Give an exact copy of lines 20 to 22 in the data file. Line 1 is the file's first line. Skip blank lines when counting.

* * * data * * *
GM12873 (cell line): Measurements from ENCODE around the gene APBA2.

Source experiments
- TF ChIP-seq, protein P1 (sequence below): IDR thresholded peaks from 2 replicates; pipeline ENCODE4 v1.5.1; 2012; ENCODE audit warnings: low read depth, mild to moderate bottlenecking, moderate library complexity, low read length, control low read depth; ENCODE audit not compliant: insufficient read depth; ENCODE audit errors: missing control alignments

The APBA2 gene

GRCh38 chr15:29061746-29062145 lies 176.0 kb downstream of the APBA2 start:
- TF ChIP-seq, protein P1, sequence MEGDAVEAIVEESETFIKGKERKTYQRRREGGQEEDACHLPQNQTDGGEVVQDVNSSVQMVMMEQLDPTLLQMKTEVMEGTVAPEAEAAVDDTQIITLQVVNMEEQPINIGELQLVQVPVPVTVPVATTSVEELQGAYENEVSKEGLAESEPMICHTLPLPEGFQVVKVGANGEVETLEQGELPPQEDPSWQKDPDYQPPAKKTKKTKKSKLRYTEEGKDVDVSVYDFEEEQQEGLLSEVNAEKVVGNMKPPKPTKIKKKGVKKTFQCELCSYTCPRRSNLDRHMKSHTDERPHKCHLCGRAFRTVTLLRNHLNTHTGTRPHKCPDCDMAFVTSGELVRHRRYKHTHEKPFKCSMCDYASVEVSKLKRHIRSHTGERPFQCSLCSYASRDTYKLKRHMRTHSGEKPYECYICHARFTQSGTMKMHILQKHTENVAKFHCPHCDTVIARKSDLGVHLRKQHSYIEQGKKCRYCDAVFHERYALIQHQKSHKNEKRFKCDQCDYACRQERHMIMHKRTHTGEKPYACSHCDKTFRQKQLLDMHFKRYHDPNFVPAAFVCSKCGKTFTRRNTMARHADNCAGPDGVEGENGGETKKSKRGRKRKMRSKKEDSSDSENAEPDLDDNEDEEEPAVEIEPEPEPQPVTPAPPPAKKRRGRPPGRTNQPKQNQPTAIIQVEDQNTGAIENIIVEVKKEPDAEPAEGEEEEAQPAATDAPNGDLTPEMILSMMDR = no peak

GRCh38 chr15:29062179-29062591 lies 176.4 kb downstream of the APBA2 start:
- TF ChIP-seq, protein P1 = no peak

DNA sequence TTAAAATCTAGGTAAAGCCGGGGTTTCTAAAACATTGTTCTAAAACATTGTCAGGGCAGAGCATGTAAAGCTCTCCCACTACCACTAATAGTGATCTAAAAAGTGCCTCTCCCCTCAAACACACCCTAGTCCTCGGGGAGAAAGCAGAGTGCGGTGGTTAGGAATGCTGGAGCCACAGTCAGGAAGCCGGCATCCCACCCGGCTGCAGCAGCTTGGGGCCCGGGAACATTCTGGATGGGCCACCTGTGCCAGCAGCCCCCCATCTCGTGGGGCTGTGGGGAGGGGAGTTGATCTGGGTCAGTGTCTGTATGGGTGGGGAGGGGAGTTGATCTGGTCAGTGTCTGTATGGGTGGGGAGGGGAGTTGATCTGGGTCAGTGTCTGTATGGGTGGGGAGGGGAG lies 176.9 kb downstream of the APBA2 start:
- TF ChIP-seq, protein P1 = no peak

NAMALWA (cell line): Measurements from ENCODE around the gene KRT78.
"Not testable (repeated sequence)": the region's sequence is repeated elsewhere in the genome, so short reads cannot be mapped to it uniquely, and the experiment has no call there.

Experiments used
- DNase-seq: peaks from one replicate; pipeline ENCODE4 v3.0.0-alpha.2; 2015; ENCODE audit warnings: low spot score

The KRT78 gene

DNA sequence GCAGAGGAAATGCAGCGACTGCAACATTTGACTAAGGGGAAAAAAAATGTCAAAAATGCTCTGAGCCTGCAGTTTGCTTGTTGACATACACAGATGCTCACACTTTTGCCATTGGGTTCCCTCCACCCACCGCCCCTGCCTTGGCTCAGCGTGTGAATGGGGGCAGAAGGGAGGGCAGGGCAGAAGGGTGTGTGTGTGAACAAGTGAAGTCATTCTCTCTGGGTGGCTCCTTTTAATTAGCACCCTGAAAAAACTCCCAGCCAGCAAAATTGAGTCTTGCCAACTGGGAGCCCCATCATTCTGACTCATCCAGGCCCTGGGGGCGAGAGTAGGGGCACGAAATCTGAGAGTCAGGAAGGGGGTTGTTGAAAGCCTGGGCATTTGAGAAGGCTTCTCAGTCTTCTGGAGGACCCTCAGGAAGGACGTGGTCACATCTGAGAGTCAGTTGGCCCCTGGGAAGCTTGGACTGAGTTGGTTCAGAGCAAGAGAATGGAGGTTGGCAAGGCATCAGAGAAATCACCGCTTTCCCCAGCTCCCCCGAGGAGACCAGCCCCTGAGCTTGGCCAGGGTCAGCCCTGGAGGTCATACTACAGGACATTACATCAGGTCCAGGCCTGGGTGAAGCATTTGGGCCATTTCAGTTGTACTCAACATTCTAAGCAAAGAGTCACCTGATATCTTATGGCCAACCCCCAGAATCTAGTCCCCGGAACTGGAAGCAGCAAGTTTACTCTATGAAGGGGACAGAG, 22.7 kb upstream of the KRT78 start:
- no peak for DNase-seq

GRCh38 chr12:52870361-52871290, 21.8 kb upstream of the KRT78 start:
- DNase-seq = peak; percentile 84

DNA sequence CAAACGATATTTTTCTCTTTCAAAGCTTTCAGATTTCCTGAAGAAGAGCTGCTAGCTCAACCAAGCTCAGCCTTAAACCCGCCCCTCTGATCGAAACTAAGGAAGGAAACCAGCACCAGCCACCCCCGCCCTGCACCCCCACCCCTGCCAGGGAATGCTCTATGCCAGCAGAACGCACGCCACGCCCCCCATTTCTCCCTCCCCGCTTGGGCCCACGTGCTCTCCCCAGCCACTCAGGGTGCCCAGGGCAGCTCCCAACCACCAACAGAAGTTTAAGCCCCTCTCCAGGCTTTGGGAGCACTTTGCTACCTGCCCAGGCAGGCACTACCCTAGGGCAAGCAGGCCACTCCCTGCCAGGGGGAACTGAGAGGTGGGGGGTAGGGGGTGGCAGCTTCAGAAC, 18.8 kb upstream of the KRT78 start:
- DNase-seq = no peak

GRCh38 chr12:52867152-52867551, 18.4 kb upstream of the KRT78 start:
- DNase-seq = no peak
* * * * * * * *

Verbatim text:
DNA sequence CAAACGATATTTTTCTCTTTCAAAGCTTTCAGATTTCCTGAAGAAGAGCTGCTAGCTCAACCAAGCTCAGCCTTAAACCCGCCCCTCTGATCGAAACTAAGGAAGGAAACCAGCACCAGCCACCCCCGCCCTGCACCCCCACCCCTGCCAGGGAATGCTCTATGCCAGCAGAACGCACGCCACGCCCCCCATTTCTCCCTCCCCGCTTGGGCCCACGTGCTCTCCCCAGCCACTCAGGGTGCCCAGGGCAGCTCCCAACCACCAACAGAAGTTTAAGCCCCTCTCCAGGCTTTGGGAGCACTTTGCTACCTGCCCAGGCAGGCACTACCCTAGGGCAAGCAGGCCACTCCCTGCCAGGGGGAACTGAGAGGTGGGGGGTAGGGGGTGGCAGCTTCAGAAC, 18.8 kb upstream of the KRT78 start:
- DNase-seq = no peak

GRCh38 chr12:52867152-52867551, 18.4 kb upstream of the KRT78 start: